I'm a baby boomer and when I grew up the library was a place for books, period. Today's public library has so much more and so many people are so unaware of what is available. I was with a group of people who had to stay in close proximity to the courthouse. One of them had a very active two year old. We were discussing where to go and what to do and the baby's mother told us to go ahead; she needed to find someplace for the little one. I pointed to the library across the square and suggested it would be a good place and people looked at me like I had two heads. I replied that while I had not been in that library, I'd bet it had a children's room with toys, room to run and of course, books. If I needed someplace to take young kids in bad weather, the library was always at the top of the list. The price was right and we almost always found someone with whom to play. I couldn't believe that people didn't realize it was available. I have come to realize over the years that few people realize all the services available at our public library, so this post is going to describe many of them. While not every library will have the same services mine does, most will have many similar services.
Yes, the main product of most public libraries is still physical books that patrons can borrow. However, patrons are not limited to the books purchased by their library; most libraries are part of state-wide inter-library loan programs. While those programs may not make it possible for your to borrow the latest best seller right now, they do make it possible for readers to obtain copies of research material from university libraries or older books from libraries that still have copies. Further, most libraries take requests and will consider purchasing books if there is demand for them.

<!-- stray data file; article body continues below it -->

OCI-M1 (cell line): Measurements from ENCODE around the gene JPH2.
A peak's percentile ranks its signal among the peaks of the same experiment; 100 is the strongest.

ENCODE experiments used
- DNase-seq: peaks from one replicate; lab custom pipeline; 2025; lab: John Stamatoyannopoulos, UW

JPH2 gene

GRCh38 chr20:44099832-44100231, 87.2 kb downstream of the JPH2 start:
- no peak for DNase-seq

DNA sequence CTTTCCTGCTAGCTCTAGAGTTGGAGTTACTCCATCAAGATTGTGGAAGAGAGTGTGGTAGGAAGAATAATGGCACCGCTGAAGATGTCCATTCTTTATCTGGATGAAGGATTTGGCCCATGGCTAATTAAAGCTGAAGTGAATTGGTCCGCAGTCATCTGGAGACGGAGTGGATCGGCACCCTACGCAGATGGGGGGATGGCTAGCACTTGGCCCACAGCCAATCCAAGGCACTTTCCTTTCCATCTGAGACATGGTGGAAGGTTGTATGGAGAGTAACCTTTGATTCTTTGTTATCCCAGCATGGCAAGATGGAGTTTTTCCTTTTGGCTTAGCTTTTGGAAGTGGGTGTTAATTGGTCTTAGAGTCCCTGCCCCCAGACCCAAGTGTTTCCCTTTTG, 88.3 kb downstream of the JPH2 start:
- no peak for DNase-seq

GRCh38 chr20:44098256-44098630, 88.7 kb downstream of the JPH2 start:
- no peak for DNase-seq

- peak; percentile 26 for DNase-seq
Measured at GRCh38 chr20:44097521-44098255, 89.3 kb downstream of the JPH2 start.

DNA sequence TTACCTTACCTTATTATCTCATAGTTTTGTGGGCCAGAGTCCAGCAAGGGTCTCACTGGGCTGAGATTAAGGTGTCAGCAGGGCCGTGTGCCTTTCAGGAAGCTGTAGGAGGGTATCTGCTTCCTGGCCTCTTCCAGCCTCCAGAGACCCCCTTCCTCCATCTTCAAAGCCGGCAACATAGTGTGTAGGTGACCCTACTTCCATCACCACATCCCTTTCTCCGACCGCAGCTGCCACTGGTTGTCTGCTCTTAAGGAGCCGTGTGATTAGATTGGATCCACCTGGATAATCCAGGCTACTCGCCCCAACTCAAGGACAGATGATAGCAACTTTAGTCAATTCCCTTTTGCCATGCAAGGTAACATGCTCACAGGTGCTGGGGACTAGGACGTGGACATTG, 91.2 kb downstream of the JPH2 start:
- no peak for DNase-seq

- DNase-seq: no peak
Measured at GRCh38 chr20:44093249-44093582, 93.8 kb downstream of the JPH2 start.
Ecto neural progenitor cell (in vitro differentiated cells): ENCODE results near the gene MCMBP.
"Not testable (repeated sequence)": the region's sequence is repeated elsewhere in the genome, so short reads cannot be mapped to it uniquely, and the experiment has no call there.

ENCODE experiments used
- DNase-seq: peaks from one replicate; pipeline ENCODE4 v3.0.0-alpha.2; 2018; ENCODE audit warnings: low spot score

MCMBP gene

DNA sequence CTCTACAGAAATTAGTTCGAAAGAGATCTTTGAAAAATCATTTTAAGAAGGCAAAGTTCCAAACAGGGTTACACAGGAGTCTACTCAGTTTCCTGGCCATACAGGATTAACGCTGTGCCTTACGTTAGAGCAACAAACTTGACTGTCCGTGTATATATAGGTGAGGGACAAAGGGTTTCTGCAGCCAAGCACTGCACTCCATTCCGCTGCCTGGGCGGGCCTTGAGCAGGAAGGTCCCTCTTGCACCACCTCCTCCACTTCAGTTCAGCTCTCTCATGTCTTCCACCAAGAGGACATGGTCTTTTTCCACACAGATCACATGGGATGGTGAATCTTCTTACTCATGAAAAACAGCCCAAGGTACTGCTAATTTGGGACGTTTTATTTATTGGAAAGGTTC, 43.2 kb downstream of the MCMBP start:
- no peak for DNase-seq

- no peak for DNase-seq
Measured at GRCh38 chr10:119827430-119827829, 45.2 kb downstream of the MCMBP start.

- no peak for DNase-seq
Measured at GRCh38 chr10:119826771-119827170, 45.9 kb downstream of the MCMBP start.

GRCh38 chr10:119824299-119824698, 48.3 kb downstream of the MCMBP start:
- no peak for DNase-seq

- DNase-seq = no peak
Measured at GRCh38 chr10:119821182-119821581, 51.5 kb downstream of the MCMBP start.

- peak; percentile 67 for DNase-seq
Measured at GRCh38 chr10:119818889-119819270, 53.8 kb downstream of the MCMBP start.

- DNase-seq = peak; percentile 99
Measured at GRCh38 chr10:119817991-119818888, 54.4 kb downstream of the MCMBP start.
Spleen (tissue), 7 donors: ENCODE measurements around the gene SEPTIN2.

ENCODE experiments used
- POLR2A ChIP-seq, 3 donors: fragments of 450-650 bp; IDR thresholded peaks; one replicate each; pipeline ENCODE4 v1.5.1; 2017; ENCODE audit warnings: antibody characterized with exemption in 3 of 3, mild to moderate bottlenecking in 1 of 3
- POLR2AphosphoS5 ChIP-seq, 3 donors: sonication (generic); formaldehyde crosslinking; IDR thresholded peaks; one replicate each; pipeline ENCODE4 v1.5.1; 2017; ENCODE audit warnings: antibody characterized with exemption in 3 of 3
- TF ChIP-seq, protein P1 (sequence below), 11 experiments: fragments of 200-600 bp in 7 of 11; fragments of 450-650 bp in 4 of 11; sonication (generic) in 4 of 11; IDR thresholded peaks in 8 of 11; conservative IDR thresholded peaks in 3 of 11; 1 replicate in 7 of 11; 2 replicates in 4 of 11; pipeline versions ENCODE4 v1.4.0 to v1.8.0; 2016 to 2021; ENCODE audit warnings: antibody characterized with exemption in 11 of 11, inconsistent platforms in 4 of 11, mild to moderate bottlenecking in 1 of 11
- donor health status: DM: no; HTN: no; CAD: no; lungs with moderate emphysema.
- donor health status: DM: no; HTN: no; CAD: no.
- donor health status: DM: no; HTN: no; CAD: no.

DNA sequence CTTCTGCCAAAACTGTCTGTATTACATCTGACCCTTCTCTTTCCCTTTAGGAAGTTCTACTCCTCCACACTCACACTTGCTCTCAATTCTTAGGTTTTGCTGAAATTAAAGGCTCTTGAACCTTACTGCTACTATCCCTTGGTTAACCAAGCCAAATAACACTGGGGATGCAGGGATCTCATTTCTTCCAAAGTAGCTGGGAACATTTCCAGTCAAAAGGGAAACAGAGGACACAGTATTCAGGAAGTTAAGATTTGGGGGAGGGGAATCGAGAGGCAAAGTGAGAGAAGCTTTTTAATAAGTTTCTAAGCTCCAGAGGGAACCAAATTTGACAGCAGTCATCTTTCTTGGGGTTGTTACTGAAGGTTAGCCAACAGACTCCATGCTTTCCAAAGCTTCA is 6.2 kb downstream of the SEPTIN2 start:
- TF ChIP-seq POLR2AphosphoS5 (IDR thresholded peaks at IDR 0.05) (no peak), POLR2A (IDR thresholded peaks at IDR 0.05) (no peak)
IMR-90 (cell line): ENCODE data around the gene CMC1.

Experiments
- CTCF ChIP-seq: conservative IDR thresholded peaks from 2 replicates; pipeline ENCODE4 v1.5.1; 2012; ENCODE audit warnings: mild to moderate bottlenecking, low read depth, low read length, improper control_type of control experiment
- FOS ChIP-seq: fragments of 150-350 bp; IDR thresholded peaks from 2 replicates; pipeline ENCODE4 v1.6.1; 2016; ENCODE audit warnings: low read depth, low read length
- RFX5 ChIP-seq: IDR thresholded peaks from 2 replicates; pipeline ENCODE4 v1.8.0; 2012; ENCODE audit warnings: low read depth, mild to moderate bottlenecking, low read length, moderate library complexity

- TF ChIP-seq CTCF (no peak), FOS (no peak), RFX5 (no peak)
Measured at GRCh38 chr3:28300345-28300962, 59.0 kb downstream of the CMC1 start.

Besides physical books, our library has several sources of e-books. Yours probably subscribes to many of the same services or ones similar to them.
- 3M Cloud Library: Offers e-books and audio books compatible with Android and iOS. While they can be read via an app on the Kindle Fire, they are not compatible with non-fire Kindles. They can be read on Nooks.
- OverDrive: Offers e-books, audio books and videos, and the ebooks are Kindle compatible. The videos do not appear to be popular movies but rather are instructional or children's videos. The books are books that are popular today.
- One Click Digital: Offers audiobooks and a variety of books I recognize as being popular today.
- Comics Plus: Access to over 16,000 comics. Unlike the services above, which allow a limited number of people to check out a book at one time, Comics Plus allows instant downloads.
- TumbleBooks Library: Aimed at children, this service uses flash and is for computer use.
Books are not the only digital media available from the library--and did I tell you that you don't actually have to GO to the library to get them; you can access them via your computer using your library card. Here are some other services offered by my library:
- Freegal allows you to download music and music videos. They have over nine million songs and you can download and keep them. I'm not a music expert but there appear to be more "golden oldies" than hip new stars but I couldn't swear to it.
- Hoopla provides TV shows, movies, books, audio books, and comic books. They don't jump out at me as the latest thing, but movies and TV aren't my thing, so they could be.
- Music Online: This is a streaming service that seems more oriented toward classical music than popular.
- Flipster: Allows you to read many popular magazines online. I just perused Money, Kiplingers Personal Finance, Good Housekeeping, Southern Living and Sports Illustrated. If you are paying for subscriptions from Kindle, this is a real money-saver.
- Zinio: While Flipster only allows magazines to be read online, Zinio allows you to download your favorites to your tablet. While it may be a matter of the titles to which a library subscribes, for my library the number of titles availabe via Zinio did not seem as extensive as through Flipster, though Zinio claims that back issues are available as well as current ones.
- Lynda.com: My library has a subscription that allows me to access videos from Lynda.com. I don't know if I can access as many videos as through Lynda.com's paid program, but there is enough here to teach me quite a bit about a lot of topics.
Besides these download services, my library subscribes to a variety of databases that can provide useful information. I'll detail them soon.
Does your library offer download services? Have you used them? What do you think of them?